FCC Chairman Julius Genachowski is campaigning hard for broadcast spectrum auctions, arguing that "the costs of delay are significant and grow every day."
Speaking recently at the Washington headquarters of Living Social, an online coupon/deal site, Genachowski said the Internet is now so important that our economy cannot survive without it. "If you shut down the Internet, you'd shut down the economy," he said. "In the digital age, broadband is our innovation infrastructure."
In order to free up more spectrum for mobile broadband, Genachowski said "the single biggest step is voluntary incentive auctions" of broadcaster-controlled spectrum. The spectrum proposal "has been supported by a number of TV station owners who recognize that these auctions would be a win-win," he said.
"This proposal enjoys broad and bipartisan support," Genachowski continued. "Companies representing a trillion dollars in revenue have supported it, from mobile to tech to consumer electronics. More than 110 of the nation's leading economists have endorsed it, including Nobel Prize winners and former members of both Republican and Democratic administrations."
The spectrum auction, the chairman said, is an incentive-based approach, grounded in strong free-market principles, which would free up large blocks of spectrum for mobile broadband while preserving a strong and healthy TV business. It would generate $25 billion for taxpayers.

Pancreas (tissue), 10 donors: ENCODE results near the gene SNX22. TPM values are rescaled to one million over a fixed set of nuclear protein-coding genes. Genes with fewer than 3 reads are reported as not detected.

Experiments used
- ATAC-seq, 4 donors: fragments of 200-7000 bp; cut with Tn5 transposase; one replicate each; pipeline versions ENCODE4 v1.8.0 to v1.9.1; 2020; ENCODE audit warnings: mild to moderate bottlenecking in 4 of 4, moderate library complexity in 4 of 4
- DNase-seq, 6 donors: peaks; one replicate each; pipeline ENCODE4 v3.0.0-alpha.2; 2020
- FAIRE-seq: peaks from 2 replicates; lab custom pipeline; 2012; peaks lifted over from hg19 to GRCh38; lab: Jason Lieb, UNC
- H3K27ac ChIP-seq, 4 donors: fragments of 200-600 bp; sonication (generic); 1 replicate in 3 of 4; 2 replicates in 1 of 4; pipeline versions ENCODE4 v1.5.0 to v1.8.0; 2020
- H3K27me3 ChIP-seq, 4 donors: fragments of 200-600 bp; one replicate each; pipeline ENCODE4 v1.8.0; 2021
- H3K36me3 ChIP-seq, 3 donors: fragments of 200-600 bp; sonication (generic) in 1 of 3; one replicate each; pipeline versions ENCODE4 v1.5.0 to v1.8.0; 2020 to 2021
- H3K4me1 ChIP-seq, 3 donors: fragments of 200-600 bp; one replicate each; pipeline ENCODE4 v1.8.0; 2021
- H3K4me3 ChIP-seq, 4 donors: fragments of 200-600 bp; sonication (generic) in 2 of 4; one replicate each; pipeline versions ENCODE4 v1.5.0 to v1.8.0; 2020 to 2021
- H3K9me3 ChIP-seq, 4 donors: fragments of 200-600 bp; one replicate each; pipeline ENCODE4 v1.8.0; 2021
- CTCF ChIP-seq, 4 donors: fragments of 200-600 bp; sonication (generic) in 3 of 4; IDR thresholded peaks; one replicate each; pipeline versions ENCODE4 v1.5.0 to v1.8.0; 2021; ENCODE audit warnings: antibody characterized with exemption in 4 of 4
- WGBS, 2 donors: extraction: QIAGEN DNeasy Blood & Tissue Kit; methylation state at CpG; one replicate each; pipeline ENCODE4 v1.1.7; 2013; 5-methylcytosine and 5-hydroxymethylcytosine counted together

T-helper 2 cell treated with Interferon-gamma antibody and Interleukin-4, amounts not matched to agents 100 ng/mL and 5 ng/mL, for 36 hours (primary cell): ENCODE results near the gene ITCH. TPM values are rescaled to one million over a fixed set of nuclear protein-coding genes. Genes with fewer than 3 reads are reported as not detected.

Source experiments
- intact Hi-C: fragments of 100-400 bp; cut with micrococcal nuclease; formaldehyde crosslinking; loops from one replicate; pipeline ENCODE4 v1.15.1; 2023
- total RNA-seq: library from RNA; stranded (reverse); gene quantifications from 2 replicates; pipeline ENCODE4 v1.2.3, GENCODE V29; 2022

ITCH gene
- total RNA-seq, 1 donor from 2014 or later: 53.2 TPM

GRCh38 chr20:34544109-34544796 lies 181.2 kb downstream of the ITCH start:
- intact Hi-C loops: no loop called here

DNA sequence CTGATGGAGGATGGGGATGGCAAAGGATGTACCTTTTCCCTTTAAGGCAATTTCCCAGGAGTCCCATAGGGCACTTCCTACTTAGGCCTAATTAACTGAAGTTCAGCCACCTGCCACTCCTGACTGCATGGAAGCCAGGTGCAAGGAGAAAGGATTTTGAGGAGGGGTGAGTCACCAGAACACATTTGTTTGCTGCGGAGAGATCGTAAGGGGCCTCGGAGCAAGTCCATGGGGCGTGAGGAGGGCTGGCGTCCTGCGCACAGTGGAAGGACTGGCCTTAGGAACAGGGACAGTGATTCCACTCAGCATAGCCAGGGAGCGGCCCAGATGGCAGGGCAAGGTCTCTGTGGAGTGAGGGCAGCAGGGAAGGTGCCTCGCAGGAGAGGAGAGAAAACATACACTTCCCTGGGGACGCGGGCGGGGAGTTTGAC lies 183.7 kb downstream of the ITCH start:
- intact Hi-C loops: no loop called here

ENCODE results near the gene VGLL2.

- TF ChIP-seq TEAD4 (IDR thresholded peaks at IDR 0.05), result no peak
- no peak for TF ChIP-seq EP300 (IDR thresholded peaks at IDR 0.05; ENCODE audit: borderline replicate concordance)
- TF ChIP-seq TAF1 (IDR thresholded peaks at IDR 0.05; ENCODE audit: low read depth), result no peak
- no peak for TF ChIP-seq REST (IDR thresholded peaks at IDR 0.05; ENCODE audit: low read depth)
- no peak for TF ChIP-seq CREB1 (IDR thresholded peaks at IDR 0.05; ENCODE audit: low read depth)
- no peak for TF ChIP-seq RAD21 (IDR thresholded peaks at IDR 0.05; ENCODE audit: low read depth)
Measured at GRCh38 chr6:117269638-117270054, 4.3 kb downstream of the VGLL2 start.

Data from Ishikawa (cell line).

Genachowski said passage of the spectrum auction legislation by Congress is exactly the kind of step the government can take to help unleash investment, create jobs and raise billions of dollars that could go both to deficit reduction and to fund the mobile broadband public safety network recommended by the 9/11 Commission.
However, he said, even with all the progress and bipartisan support "this bill still hasn't become a law" even as "a spectrum crunch looms."
Broadcasters, through their lobby, are concerned that the repacking of stations the FCC will need to do to create a sufficiently large stretch of bandwidth could reduce their coverage areas, increase the possibility of interference and limit their ability to offer a range of services like mobile DTV and multicast channels.